3D Thermal Structure of the Alaska-Aleutian Arc with Predictions for the Metamorphic Structure and Seismic Velocities in the Subducting Slab

Wednesday, 17 December 2014
Kathryn Volk1, Peter E Van Keken1, Bradley R Hacker2 and Geoffrey A Abers3, (1)University of Michigan Ann Arbor, Ann Arbor, MI, United States, (2)University of California Santa Barbara, Santa Barbara, CA, United States, (3)Cornell University, Ithaca, NY, United States
An understanding of the thermal structure of subduction zones is important to gain insight into metamorphic dehydration reactions, the flow of fluids, generation of intermediate depth seismicity and the production of melts that generate arc volcanism. A tradition approach to subduction zone modeling relies on 2D cross-sections. While this approach appears adequate for subduction systems that have near-normal convergence and small changes in structure along-strike, it fails to fully represent the thermal and velocity structure of subduction systems with curved trenches or oblique subduction (van Keken & Bengston, JGR, 2003). Two-dimensional models will also likely fail near slab edges and in regions with strong changes in convergence parameters such as slab velocity, age of incoming slab, and variations in overriding plate structure. The Alaska-Aleutian arc is a prime example of a subduction zone with strong along-arc variations, which made it of key interest for interdisciplinary studies with the GeoPRISMS program (geoprisms.org). As the Pacific Plate subducts beneath North America, the Aleutian trench curves southward. Subduction also trends from trench normal near Alaska to nearly trench parallel in the far western Aleutians. These changes in the subduction zone geometry are accompanied by changes in volcanic activity, arc size, and changes in the arc to slab distance.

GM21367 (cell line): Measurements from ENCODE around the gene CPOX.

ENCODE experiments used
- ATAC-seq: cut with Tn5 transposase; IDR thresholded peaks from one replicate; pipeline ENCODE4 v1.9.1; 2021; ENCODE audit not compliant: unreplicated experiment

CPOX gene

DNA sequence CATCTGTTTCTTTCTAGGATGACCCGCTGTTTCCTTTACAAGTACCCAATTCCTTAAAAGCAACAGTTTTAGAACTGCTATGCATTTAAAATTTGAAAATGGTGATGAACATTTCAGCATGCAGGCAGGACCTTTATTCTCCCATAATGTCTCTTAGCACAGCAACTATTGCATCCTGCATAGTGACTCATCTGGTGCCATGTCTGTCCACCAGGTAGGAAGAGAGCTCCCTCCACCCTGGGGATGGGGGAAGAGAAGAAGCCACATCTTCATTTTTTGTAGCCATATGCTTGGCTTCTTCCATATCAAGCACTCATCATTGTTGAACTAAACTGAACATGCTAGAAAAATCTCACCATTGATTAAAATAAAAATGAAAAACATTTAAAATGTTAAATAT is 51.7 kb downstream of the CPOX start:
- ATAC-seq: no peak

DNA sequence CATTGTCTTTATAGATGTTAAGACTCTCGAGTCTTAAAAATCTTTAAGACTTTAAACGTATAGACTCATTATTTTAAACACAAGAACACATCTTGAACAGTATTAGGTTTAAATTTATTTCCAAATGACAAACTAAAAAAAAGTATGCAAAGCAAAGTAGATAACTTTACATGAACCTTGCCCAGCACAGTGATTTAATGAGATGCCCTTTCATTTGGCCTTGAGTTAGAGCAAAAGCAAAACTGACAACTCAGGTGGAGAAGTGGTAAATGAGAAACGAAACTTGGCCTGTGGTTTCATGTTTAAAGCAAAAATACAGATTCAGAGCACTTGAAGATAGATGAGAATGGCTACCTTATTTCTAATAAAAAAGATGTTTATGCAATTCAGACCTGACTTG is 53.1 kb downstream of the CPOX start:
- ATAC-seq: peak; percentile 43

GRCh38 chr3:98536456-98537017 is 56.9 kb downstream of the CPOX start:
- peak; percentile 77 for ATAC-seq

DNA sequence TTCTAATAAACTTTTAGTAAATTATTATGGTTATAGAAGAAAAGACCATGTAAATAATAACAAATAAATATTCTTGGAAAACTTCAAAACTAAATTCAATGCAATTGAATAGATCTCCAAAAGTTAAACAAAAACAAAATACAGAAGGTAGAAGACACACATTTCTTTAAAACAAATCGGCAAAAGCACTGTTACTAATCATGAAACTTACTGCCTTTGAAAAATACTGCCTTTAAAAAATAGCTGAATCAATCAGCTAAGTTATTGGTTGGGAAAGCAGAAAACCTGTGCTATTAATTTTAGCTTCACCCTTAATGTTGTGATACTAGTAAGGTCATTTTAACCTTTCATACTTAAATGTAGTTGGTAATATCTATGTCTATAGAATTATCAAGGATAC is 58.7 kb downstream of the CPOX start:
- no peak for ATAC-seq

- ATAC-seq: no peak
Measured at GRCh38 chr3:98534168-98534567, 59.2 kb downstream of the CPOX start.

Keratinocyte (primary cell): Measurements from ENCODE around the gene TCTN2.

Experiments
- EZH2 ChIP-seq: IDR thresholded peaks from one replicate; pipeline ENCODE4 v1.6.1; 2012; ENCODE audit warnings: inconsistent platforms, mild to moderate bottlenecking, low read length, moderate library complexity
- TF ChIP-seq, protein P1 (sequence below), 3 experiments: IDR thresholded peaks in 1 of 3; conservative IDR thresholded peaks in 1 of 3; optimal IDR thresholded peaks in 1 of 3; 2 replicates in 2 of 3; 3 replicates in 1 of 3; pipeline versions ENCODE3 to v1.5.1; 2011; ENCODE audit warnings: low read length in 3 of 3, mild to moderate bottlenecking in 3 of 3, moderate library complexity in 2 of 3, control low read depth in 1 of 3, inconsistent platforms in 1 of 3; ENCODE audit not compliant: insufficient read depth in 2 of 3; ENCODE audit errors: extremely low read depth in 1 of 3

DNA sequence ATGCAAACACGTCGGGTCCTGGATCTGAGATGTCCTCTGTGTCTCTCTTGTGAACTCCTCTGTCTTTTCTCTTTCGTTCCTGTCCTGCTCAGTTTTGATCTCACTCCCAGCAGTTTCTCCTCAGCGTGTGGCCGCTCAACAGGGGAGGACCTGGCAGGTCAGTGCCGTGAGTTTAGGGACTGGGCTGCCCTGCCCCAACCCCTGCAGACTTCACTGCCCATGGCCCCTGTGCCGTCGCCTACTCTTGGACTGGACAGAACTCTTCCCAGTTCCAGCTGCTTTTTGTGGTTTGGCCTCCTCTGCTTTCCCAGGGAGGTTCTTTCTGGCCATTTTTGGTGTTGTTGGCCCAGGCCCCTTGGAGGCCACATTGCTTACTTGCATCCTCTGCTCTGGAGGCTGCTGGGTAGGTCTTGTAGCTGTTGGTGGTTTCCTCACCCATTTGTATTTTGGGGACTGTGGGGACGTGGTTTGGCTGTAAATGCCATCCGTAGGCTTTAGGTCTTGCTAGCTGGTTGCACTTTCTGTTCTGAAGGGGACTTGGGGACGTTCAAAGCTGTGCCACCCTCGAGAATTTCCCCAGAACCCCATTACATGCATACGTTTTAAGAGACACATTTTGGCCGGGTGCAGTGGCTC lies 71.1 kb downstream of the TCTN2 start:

We have developed a full 3D model of the Aleutian-Alaska subduction system using a kinematic slab surface (following the geometry from Syracuse and Abers, G-cubed, 2006). In a comparison of 2D models we found that where subduction is most oblique the thermal structure of 2D cross-sections can differ up to ~60°C depending on whether the cross-section is normal to the trench or parallel to convergence. Due to the predicted strong 3D flow in the mantle wedge the discrepancies between 2D and 3D models will be higher.

We use the 3D model to investigate the nature of the metamorphic changes in the slab using Perplex modeling, which also provides insights into the dehydration of the slab and the seismic velocity structure. The resulting thermal-petrological-seismological structure will be made available for general use and comparisons seismological, petrological and geochemical investigations of this complicated subduction system.